You need chocks on both sides of the trailer and for at least one wheel on each side. You need chocks on both sides of the tire unless there is a definite slope in which case a chock on the downslope side of the tire is usually enough.

The chocks need to be as wide or wider than the tire and tall enough so the tire won’t roll over them (a quarter of the tire diameter should do). They need to have a firm grip on the ground so they won’t slide.

Note that the BAL between wheel chocks (as in the picture below) depend upon friction and have only a small height against the tire. This means they can be rolled over but are a convenient size. Other between wheel chocks can be much larger but are less likely to be dragged between the tires.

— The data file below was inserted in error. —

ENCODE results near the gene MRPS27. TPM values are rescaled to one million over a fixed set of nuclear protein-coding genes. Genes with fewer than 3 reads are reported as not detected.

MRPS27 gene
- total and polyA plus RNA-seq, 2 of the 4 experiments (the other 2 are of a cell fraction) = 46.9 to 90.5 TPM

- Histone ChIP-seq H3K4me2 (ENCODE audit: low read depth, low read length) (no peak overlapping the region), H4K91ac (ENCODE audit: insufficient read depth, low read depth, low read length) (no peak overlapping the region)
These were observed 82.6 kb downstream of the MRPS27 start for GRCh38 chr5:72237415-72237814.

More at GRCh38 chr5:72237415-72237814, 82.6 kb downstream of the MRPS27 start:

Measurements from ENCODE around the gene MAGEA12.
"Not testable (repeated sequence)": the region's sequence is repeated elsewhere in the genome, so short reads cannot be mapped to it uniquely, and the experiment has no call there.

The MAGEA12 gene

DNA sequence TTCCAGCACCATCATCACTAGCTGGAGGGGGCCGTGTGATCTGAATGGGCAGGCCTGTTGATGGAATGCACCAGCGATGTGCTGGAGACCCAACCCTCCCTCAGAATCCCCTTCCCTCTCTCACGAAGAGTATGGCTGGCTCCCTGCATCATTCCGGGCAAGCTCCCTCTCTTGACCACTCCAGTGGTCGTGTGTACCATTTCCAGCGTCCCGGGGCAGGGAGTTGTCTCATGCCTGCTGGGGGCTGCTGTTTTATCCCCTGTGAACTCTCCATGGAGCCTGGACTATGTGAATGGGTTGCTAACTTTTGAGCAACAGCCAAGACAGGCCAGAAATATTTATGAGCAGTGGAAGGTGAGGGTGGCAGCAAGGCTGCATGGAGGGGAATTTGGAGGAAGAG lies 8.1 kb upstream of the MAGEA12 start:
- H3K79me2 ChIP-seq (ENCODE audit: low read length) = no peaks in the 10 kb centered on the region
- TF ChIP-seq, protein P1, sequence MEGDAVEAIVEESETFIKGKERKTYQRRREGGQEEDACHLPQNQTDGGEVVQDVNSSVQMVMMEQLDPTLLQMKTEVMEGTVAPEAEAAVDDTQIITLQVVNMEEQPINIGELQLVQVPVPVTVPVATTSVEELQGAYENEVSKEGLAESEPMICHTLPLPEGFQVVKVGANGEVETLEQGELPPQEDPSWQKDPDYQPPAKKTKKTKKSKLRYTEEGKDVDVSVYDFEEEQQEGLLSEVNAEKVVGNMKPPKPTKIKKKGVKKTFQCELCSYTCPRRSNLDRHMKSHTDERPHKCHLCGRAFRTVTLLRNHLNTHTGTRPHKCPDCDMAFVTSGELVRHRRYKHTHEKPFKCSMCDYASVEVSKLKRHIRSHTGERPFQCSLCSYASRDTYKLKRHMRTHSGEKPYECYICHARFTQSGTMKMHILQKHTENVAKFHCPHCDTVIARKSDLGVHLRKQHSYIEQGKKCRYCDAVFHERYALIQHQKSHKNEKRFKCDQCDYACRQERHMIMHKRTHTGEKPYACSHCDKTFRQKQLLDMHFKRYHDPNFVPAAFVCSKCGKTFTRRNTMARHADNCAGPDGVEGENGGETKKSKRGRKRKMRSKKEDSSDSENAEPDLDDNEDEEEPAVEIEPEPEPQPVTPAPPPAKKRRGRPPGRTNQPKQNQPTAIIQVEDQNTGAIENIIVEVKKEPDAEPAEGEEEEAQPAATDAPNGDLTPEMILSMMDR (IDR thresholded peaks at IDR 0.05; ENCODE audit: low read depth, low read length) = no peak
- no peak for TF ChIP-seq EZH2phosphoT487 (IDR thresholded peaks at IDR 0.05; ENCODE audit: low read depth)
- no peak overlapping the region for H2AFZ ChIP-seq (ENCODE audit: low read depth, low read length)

Never unhitch until the trailer is properly chocked. When unhitching, remove the safety chains next to last and breakaway switch lanyard last. Pay attention to movement when you uncouple the ball. No matter how well you have things secured, you may get an inch or so of movement off the ball but no more.
Here’s one with BAL between the wheels chocks plus ground chocking for all directions. When the tires are blocked up, it can be difficult to get good solid chocking but that is when it is needed most.

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Sharing the campsite with a bunch of geologists

The SNU was expecting a nice quiet camping weekend out away from it all. The sheep were OK and interesting. The Summer Geology Field Camp was something else.

At the University of Nevada, Reno, the geology majors put in an extensive hands-on geology experience in the field for six weeks. The students get up close and personal with Great Basin geology and the life of a field geologist.